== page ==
Every writer has their own style and approach to a story. Some research first, others outline and plan, and some dive right in with nothing more than a name and a vague idea for where their novel might end up. As you can probably guess, I’m not one of those people.
While I came of age in the era of Matthew McConaughey and Kate Hudson romances, there is no doubt in my mind that we are living in the renaissance of romcoms.
As an author, I think it’s important to read books that aren’t perfect so we can perform more effectively in our own stories. That said, there are a few things that will make me put a book down.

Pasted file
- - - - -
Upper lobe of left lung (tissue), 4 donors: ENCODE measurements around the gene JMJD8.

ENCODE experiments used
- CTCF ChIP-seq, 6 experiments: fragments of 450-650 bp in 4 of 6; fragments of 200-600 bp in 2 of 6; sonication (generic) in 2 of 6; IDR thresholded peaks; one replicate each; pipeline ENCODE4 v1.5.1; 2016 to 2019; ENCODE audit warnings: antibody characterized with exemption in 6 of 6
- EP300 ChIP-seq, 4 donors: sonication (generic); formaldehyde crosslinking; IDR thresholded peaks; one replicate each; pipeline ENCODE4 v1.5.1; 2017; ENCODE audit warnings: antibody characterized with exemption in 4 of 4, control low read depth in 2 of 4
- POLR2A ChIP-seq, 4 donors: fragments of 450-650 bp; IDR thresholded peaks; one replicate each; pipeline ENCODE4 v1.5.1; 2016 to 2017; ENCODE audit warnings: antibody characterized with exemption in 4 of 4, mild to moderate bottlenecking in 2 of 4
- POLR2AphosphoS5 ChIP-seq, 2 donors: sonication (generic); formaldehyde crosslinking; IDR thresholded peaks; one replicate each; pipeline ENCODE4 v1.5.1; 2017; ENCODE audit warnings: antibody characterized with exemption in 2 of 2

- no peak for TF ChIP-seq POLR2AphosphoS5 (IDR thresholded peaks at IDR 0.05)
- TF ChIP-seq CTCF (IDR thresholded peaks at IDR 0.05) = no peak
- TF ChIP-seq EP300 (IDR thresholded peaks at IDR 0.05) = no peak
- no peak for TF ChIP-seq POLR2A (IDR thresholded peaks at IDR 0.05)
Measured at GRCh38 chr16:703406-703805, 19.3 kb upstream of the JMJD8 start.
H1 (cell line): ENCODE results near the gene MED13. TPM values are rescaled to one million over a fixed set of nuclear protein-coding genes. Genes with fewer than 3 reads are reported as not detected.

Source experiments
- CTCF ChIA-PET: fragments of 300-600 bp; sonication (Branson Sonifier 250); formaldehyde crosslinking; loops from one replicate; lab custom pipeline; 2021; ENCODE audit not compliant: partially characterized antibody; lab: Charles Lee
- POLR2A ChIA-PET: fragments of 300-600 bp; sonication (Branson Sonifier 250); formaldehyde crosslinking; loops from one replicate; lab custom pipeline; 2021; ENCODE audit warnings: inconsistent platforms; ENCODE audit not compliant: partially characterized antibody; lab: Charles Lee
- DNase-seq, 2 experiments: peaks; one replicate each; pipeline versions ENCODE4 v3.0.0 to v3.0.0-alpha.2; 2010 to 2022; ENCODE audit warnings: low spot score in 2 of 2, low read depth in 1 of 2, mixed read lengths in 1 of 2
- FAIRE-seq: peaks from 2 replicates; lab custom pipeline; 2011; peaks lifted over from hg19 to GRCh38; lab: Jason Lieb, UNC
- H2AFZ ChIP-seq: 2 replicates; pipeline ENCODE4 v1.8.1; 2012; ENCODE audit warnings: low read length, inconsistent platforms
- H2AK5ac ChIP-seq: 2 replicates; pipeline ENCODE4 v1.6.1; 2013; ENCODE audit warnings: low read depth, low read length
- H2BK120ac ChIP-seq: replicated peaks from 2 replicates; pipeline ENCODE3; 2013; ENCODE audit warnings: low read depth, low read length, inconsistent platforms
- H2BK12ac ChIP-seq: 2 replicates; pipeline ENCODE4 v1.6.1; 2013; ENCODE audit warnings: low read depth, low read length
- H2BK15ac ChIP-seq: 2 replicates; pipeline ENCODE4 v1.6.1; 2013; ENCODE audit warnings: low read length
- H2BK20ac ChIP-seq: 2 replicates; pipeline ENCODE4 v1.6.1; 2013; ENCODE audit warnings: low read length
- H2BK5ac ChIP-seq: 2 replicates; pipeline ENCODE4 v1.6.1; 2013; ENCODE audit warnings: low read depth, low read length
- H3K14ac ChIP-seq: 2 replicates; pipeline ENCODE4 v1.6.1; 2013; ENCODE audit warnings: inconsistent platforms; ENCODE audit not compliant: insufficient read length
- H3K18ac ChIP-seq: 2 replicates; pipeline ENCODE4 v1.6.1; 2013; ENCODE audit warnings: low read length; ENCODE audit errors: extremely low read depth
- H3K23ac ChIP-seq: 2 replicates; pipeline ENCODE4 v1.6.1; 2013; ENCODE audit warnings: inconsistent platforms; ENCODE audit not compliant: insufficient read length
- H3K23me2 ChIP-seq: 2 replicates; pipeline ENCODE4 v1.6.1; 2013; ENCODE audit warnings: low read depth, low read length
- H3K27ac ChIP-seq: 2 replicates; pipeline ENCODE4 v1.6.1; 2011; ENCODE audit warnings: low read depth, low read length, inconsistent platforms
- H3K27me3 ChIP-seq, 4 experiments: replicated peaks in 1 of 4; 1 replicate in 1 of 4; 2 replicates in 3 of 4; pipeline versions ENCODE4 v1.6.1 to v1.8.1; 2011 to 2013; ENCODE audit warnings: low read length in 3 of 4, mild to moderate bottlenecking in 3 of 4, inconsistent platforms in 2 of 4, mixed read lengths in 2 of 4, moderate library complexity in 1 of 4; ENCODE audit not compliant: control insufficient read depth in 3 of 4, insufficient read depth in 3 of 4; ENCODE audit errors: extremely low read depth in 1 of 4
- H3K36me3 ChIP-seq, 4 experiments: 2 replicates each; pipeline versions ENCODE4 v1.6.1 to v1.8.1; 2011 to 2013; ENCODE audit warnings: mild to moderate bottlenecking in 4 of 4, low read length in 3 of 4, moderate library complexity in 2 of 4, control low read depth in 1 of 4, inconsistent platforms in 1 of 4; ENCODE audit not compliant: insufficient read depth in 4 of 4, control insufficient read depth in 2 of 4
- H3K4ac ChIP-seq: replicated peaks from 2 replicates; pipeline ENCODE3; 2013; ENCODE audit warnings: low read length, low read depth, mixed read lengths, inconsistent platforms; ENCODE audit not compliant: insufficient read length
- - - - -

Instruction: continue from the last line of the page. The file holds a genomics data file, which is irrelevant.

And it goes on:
Since we’re doing our best to get our stories down, amid the madness of work and home and school, it can be challenging to find enough time to read as well. So, how do you add more books to your day, your week, your month, your year?
In the case of this book, I learned a little about what not to do.
Diversity in race, sexuality, socioeconomic background and more in YA books plays a fundamental role in providing young people with a sense of identity, belonging and validity. Most of the time.
And in knowing better, and understanding that romance is both subversive and aggressively feminist and forward thinking, I now hold it to a much higher standard than I ever did in the past.